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On Wednesday morning, Dallas Mayor Eric Johnson tweeted an idea he had for the State Fair of Texas. An idea that he said was “sure to be as popular as ole Big Tex himself.”* Ready? Drumroll … The mayor suggested the good folks at the fair produce a list of keto foods available at the event this year and (and!) a map of where to find them.
We’ll be dipped, rolled and deep-fried in that nonsense. Listen, Mr. Mayor, most of the food is either deep-fried, dipped in batter, rolled in sugar or, most likely, all three. Watching your diet at the fair is like bringing hand sanitizer to an orgy. It won’t help, and everyone already knows that what they’re there for might not be healthy. Just have fun.
The most visual representation of what the fair means to people was likely demonstrated at the fair’s drive-thru pandemic event in 2020. Anthony Macias wrote about waiting for an hour and a half in line and not because he was jonesing for a corny dog. Rather, he and his family wanted the experience. People find a nostalgic comfort, perhaps a decades-long tradition in attending the fair every year and eating whatever they damn well please.
.@StateFairOfTX, I have an idea for you that is sure to be as popular as ole Big Tex himself: if you could come up with a list of all the keto foods available at this year’s fair and a map of where to find them…????????????????????????????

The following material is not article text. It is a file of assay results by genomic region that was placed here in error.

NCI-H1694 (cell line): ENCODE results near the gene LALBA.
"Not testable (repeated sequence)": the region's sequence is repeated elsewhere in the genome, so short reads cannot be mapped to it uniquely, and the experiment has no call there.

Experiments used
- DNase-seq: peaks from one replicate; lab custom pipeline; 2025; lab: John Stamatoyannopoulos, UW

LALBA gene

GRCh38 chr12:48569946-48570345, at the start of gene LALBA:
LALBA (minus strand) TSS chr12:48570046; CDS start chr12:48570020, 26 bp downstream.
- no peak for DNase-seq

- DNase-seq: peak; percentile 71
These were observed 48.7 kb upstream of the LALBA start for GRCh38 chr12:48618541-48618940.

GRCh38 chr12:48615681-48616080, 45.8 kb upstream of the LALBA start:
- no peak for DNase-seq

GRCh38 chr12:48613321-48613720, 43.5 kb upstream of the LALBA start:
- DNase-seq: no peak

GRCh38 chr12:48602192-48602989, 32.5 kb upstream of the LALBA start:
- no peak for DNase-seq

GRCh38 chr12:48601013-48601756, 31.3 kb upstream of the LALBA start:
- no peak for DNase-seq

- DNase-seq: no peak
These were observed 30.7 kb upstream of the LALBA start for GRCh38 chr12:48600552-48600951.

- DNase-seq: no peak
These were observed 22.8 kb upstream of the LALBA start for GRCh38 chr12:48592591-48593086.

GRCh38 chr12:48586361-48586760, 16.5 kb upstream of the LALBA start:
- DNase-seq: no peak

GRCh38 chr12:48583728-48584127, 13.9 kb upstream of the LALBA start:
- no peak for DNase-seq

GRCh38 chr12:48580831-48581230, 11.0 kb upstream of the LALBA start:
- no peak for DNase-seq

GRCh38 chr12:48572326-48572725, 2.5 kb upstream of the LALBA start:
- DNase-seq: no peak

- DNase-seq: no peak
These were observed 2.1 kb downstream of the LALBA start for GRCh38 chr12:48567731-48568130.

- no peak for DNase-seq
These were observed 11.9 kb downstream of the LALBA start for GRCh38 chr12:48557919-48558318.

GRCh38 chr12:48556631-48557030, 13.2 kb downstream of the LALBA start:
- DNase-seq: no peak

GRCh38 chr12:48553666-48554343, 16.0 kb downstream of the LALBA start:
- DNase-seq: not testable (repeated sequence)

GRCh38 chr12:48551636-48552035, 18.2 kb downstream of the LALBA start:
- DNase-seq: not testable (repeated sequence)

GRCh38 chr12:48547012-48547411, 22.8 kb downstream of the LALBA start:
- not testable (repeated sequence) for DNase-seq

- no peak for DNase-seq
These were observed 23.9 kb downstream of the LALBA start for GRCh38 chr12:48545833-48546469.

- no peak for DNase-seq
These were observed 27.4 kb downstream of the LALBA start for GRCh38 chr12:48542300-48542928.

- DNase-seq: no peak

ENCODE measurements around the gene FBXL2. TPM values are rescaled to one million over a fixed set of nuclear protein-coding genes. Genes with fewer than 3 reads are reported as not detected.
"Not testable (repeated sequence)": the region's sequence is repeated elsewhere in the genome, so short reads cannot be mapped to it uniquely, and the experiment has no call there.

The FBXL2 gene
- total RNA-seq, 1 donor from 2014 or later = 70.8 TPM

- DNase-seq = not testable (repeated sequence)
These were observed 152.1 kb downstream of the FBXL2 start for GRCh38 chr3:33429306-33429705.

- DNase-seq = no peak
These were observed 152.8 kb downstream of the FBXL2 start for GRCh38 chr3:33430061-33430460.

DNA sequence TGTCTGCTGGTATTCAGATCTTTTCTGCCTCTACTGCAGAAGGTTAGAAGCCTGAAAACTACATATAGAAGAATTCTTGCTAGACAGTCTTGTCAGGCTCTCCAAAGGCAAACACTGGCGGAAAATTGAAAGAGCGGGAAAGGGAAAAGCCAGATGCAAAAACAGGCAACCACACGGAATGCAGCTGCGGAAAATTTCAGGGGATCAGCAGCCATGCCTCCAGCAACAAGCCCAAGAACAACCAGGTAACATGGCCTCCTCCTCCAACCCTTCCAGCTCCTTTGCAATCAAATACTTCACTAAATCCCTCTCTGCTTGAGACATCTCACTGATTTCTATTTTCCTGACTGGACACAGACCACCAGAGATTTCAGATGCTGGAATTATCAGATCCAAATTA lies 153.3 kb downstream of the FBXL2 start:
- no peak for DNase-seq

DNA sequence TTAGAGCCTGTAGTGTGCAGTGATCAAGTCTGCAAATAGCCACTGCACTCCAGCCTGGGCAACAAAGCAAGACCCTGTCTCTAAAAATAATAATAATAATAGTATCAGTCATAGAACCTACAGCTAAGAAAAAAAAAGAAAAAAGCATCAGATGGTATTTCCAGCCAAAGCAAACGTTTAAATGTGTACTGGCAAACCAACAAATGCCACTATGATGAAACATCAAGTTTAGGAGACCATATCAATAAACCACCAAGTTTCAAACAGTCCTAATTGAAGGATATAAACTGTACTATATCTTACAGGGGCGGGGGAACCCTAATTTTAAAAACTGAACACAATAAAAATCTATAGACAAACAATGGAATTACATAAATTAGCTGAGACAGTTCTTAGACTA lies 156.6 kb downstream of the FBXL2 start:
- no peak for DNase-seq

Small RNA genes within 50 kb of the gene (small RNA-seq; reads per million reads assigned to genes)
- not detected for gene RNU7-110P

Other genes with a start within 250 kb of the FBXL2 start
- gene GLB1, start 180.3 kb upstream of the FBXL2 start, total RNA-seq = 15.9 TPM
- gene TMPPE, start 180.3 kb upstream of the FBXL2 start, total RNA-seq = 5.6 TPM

— Mayor Eric Johnson (@Johnson4Dallas) July 21, 2021
Last year we looked at the economic impact of the fair being canceled and it was eye-popping; The State Fair of Texas estimates it pumps $400 million into the North Texas economy each year. That’s their number and is arguable, we suppose, but this isn’t: As a nonprofit, it directed nearly $500,000 in grants to 67 different organizations in the southern sector of Dallas in 2019. It also doled out $1.24 million in college scholarships to graduating seniors, mostly to students at the six Dallas ISD high schools nearest Fair Park. On top of that, there were 120 youth livestock scholarships, rewarding kids for taking care of and raising animals.
We reached out to the people who take care of lists and maps at the fair to see if they caught wind of the mayor’s request.
“Yes, I did see it,” the fair’s spokesperson and senior vice president of public relations, Karissa Condoianis, responded. “I am sure we have keto options, so my team is planning to dig a little deeper on it as menus are finalized for this year.”
Condoianis say she’s not too familiar with the low-carb, high-fat keto diet, “So please correct me if I’m wrong, but the first thing that popped into my mind when I read the tweet was [that] I think a turkey leg is keto-friendly. Which would lead me to think that sausage-on-a-stick and the many options of BBQ (without the sauce, of course) served at the fair might be as well.
“We pride ourselves on having something for everyone at the State Fair of Texas and that includes us working with our incredible concessionaires on making food lists for all dietary needs, including vegetarian and gluten-free, so we can answer these types of questions when asked. Looks like we may be adding keto-friendly to that list.”
The 2021 State Fair of Texas runs Sept. 24 through Oct. 17 at Fair Park. Visit BigTex.com for more information..
*The mayor appears to have a low opinion of Big Tex’s popularity.
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